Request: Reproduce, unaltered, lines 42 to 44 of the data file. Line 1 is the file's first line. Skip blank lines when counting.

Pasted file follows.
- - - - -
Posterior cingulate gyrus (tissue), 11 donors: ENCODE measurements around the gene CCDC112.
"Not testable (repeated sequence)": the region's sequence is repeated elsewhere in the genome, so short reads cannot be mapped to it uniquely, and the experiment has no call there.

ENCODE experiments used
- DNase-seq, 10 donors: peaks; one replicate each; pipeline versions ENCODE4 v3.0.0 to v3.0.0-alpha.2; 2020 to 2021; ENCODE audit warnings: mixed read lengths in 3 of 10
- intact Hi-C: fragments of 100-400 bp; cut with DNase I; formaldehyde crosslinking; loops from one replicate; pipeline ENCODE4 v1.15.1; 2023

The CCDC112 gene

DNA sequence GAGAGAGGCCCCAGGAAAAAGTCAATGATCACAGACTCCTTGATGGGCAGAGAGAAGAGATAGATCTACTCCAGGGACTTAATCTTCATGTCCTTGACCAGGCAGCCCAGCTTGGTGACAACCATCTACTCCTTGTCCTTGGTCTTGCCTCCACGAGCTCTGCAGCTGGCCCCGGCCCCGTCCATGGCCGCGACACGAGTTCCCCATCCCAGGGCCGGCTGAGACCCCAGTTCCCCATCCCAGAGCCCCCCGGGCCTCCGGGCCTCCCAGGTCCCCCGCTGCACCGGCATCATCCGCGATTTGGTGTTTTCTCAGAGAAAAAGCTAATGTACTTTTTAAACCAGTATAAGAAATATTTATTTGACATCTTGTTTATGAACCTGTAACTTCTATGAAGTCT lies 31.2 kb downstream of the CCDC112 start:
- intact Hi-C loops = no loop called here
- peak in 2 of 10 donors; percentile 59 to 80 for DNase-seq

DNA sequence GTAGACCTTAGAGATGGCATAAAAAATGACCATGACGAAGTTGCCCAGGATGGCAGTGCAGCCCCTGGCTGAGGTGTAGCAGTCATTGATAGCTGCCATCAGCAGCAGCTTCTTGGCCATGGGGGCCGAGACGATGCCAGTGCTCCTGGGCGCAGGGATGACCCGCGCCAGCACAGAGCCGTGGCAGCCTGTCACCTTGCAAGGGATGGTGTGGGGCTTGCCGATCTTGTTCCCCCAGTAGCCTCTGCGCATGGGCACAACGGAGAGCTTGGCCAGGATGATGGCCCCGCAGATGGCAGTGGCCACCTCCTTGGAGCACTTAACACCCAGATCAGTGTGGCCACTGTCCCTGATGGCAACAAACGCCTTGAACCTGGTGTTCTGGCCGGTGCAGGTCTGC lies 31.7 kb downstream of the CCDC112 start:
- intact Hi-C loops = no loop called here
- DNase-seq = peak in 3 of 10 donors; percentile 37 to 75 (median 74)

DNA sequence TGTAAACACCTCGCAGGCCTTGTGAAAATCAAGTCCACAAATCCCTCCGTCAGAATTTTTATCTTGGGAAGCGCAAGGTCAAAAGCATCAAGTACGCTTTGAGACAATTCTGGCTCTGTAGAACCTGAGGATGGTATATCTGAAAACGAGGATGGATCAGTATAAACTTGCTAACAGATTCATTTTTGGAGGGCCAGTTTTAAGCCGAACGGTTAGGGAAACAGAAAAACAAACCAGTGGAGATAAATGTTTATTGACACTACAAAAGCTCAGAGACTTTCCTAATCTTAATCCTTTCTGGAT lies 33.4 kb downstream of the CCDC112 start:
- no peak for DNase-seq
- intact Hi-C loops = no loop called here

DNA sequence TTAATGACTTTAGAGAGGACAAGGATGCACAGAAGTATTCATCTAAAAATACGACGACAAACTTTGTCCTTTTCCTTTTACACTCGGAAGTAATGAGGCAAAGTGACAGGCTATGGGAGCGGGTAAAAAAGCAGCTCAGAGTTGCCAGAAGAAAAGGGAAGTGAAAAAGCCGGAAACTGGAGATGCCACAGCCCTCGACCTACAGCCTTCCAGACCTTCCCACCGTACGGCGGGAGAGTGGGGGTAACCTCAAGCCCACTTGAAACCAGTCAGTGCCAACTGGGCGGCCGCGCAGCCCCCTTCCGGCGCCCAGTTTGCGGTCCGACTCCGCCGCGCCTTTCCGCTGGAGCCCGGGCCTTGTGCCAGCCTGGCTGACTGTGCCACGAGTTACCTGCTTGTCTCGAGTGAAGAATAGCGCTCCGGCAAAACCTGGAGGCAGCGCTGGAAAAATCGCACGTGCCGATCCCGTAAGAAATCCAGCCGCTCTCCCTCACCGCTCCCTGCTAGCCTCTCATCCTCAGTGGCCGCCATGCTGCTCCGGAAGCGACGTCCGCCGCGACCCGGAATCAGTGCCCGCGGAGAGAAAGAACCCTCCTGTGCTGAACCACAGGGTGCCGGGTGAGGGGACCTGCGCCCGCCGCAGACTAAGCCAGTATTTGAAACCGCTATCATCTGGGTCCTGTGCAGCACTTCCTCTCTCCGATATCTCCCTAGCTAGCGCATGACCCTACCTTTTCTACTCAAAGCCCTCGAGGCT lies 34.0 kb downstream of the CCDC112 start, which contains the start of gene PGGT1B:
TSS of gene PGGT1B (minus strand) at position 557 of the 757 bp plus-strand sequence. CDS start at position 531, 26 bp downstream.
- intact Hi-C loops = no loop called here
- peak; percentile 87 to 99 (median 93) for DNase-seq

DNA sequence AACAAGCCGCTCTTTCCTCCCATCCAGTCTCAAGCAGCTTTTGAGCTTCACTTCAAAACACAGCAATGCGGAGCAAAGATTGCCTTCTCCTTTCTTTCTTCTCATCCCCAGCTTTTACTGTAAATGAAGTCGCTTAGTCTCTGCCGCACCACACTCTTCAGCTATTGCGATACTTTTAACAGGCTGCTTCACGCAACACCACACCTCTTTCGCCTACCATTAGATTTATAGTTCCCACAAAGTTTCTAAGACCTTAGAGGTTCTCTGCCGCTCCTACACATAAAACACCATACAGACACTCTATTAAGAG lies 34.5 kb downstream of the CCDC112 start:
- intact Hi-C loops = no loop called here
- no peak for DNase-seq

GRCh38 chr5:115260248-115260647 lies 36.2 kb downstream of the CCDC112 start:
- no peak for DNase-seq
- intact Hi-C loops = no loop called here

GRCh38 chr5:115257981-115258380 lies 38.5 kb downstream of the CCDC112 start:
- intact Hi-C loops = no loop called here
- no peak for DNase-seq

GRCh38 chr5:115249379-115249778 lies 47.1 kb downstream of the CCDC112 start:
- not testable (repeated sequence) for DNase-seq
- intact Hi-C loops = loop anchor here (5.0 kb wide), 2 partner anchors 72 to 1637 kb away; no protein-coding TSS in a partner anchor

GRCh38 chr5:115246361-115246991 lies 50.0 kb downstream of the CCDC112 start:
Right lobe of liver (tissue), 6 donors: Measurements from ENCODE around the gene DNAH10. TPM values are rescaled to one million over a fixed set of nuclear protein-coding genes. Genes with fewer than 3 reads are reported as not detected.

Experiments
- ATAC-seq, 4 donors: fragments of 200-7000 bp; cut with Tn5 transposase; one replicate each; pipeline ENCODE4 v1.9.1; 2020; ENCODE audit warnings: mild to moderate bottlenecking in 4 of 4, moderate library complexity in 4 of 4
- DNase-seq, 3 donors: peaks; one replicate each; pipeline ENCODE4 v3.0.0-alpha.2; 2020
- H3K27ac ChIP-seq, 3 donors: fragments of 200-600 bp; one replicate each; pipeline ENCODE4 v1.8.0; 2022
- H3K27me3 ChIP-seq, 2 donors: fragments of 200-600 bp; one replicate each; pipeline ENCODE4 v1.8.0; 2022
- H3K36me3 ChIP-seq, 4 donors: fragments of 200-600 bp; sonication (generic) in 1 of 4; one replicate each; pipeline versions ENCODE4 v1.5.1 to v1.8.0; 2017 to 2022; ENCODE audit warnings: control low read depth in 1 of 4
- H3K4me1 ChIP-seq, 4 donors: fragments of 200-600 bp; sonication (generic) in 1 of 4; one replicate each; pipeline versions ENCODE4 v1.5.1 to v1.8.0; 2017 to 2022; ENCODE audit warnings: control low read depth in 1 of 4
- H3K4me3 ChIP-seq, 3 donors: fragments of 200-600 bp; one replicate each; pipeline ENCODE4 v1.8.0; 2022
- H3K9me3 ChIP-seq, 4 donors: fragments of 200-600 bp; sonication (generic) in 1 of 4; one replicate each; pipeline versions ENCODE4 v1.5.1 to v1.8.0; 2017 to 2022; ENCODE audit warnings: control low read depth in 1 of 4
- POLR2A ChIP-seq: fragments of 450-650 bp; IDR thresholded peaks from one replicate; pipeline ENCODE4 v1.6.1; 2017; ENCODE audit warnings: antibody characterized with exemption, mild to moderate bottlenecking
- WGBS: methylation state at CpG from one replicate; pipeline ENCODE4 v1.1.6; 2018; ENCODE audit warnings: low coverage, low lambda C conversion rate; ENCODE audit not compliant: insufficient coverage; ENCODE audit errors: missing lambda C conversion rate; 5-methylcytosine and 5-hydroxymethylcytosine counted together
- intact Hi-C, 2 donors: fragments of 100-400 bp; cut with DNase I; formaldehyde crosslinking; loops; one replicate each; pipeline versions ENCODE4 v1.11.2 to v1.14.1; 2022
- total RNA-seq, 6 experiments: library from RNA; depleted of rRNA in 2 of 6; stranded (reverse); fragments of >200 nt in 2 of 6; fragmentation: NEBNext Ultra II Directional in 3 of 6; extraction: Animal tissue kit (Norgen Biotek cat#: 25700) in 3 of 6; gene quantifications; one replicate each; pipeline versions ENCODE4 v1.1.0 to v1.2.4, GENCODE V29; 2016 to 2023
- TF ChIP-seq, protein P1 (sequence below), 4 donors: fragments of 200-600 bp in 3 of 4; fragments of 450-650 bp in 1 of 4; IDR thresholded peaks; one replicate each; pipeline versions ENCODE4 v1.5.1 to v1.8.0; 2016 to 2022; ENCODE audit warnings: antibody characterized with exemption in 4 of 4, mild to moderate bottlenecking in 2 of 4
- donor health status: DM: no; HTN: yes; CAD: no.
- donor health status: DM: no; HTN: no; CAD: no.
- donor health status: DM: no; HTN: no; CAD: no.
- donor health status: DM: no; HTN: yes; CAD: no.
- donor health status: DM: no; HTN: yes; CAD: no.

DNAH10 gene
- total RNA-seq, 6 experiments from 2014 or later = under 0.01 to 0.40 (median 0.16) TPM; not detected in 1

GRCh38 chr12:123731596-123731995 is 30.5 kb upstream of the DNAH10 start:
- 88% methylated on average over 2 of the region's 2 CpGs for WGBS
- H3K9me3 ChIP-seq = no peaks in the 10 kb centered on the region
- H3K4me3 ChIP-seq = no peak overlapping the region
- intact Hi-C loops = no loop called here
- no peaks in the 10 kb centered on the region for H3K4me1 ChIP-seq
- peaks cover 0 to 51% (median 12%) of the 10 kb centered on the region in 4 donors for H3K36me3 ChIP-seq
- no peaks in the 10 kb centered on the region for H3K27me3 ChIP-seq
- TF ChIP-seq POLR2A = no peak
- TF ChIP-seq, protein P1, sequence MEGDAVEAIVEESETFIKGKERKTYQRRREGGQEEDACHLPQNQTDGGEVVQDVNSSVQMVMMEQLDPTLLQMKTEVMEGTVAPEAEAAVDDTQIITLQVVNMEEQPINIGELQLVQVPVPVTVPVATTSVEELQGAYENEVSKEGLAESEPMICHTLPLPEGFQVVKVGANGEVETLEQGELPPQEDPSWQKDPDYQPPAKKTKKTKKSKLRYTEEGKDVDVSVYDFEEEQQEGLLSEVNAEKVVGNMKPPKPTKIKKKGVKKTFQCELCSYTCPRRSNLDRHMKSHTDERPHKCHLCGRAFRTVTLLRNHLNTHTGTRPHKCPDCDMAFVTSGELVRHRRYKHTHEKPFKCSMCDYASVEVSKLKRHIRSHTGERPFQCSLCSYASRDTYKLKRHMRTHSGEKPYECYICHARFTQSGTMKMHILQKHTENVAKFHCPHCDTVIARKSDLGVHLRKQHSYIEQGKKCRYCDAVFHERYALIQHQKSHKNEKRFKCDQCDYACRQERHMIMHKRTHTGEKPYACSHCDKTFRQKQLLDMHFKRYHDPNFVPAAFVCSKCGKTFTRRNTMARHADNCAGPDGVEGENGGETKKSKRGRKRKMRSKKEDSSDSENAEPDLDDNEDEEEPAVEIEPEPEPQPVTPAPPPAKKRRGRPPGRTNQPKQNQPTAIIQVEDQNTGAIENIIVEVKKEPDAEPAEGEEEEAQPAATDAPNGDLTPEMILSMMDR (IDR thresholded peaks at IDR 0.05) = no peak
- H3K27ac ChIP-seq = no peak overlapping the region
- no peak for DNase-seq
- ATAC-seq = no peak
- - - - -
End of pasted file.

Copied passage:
- H3K9me3 ChIP-seq, 4 donors: fragments of 200-600 bp; sonication (generic) in 1 of 4; one replicate each; pipeline versions ENCODE4 v1.5.1 to v1.8.0; 2017 to 2022; ENCODE audit warnings: control low read depth in 1 of 4
- POLR2A ChIP-seq: fragments of 450-650 bp; IDR thresholded peaks from one replicate; pipeline ENCODE4 v1.6.1; 2017; ENCODE audit warnings: antibody characterized with exemption, mild to moderate bottlenecking
- WGBS: methylation state at CpG from one replicate; pipeline ENCODE4 v1.1.6; 2018; ENCODE audit warnings: low coverage, low lambda C conversion rate; ENCODE audit not compliant: insufficient coverage; ENCODE audit errors: missing lambda C conversion rate; 5-methylcytosine and 5-hydroxymethylcytosine counted together